Songs inspired by books

treehouselogo-copy6.pngI love music – not quite as much as I love books, but just about.  I can’t imagine life without music – classical and contemporary.  How could the world be what it is without Bach’s keyboard and choral music, without Schubert’s B flat piano sonata, without Vaughan Williams’ Fantasia on a Theme by Thomas Tallis (let alone Tallis himself), without Elvis, without Bob Dylan, without our own Warwickshire-born genius Nick Drake?

Books and music sort of go together.  I can’t read with music on, as my mind wants to concentrate on both and so ends up not enjoying either (I think I enjoy both with my mind, as well as with other parts of my being…).  But they go together in a complementary way – they do similar things in very different ways.

When it comes to songs, they both of course use words.  My three favourite pop/rock musicians are him and the other Nick (Drake) and Bob Dylan – all writers of their own material, all alchemists with words, all superlative performers with unusual but extraordinary voices.  The great Nick Cave, one of the finest lyricists of the last few decades, makes a distinction between poetry (he is often called a poet by his admirers) and songs, because the song is about that magical fusion of words, music and performance, all three equally important.

He should know, he’s brilliant at all three, a pianist as well as a songwriter and a mesmerising performer.  He has also written songs inspired by books – two in particular spring to mind.  I’m writing this on, apparently the anniversary of the day in 1859 when Mark Twain, as he became, was licensed as a steamboat pilot on the Mississippi; his novel Huckleberry Finn is one of the very finest, and inspired the song Saint Huck by Nick Cave, performed here live in an astonishing gig in France a few years ago:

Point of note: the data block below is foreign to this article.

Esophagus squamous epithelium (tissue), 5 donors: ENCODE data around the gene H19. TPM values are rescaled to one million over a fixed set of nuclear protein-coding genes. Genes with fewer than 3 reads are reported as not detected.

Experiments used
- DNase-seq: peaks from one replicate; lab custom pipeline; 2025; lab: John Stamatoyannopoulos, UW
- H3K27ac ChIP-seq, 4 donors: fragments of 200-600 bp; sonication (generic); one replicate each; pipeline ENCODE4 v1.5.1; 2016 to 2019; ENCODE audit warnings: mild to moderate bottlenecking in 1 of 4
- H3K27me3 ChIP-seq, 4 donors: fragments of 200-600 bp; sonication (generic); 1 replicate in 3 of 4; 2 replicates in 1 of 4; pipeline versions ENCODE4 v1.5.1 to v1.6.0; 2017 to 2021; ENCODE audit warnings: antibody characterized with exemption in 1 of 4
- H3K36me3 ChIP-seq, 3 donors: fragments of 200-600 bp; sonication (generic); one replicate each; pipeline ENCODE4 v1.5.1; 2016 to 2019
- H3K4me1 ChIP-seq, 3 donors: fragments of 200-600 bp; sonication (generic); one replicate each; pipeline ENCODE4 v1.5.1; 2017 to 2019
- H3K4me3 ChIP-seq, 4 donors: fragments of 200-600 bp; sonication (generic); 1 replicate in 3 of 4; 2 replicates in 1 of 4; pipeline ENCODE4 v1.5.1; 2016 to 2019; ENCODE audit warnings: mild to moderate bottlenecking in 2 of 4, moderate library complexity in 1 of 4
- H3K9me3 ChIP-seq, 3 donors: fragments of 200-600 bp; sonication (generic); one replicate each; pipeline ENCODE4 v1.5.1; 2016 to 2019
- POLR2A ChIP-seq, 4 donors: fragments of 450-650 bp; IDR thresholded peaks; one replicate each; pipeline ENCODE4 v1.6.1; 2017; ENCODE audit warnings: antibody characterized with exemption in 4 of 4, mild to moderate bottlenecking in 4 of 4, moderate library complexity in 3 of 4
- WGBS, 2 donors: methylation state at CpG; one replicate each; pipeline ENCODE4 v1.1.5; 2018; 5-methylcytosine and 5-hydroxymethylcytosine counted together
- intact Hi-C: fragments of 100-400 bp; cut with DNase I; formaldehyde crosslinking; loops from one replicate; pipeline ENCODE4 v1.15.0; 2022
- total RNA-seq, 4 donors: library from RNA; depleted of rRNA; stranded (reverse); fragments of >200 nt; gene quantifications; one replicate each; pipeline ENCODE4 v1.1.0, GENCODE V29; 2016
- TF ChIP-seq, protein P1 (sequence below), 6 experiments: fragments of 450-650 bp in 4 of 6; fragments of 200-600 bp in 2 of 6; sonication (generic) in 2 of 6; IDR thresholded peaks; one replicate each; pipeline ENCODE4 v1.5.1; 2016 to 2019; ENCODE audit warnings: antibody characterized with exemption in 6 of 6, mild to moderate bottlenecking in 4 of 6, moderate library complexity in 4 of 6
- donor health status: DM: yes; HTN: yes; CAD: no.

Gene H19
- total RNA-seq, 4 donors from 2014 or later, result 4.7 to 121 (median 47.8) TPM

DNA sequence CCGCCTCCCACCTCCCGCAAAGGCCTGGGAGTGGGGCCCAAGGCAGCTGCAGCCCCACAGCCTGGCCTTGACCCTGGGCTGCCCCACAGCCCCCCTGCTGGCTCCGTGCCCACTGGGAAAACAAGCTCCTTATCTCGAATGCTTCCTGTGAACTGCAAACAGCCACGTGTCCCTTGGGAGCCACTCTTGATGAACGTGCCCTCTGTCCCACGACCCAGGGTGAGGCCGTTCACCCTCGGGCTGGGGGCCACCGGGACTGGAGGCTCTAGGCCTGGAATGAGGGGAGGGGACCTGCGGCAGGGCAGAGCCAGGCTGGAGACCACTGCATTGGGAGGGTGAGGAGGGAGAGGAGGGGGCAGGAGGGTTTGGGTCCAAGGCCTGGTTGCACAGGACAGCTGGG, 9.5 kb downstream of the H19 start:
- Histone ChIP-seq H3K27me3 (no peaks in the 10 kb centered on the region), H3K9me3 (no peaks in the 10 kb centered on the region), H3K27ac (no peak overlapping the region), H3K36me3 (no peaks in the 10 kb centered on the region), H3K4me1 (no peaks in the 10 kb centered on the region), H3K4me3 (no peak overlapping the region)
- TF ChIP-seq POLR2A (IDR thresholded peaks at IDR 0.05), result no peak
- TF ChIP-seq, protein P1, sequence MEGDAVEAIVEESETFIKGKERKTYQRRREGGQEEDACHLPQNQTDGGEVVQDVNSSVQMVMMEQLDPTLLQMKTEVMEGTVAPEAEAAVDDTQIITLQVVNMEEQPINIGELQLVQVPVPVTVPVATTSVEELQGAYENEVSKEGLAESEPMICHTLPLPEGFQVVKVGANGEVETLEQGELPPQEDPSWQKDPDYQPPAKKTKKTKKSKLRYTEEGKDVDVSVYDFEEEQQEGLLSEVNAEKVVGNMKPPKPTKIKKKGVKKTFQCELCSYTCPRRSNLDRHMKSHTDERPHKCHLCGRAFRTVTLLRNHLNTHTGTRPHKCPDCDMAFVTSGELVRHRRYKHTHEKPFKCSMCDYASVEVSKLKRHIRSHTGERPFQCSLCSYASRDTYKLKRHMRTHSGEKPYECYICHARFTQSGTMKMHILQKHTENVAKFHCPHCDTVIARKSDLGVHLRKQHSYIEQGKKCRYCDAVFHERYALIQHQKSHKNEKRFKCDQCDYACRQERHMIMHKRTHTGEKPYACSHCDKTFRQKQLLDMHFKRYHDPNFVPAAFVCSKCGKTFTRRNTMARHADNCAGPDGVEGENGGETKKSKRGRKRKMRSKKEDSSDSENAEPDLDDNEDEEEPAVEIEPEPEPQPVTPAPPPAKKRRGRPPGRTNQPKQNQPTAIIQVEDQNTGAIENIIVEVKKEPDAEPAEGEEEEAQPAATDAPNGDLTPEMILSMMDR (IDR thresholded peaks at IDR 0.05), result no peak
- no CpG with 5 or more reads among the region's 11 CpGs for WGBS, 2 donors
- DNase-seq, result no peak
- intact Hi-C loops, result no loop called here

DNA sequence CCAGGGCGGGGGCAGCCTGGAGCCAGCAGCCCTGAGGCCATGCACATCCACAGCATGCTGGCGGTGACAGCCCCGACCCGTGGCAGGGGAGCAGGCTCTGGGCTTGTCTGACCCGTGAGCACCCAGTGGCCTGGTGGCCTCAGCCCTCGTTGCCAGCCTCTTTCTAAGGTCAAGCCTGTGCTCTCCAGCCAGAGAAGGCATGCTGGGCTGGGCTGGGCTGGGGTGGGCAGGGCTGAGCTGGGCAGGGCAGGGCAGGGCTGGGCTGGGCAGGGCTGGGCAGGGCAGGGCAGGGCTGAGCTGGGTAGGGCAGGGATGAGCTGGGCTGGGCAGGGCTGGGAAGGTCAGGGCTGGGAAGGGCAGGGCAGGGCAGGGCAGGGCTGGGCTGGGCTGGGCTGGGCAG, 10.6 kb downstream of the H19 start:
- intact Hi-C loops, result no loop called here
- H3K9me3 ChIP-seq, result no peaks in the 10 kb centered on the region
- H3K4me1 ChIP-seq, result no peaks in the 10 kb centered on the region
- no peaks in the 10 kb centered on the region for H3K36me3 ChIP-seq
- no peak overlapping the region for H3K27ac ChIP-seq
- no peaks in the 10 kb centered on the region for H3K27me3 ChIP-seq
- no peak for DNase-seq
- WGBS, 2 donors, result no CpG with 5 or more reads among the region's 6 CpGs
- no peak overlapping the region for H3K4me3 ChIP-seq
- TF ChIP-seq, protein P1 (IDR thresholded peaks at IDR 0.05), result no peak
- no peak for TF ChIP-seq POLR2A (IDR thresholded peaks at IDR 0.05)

Another inspiration was Milton’s Paradise Lost (Nick’s reading habits are clearly highbrow!), from which comes the phrase ‘red right hand’, in turn the theme of one of Nick and the Bad Seeds’ most enduring songs – he says he can’t remember a concert where they haven’t performed it.  This is from the same concert in Lyon – I have the DVD, and the whole gig really is fabulous!

It has got me thinking about other songs inspired by books.  Another favourite is Killing an Arab by The Cure, based of course on Albert Camus’ Existentialist novel The Outsider:

And of course Wuthering Heights by Kate Bush, major nostalgia from my teenage years:

 

Editing this on 20 June, as Bruce Springsteen is at the Ricoh in Coventry, and I remembered I hadn’t included this, inspired of course by Steinbeck’s The Grapes of Wrath and its resonance in contemporary society.

 

Any other favourites?  Let me know!

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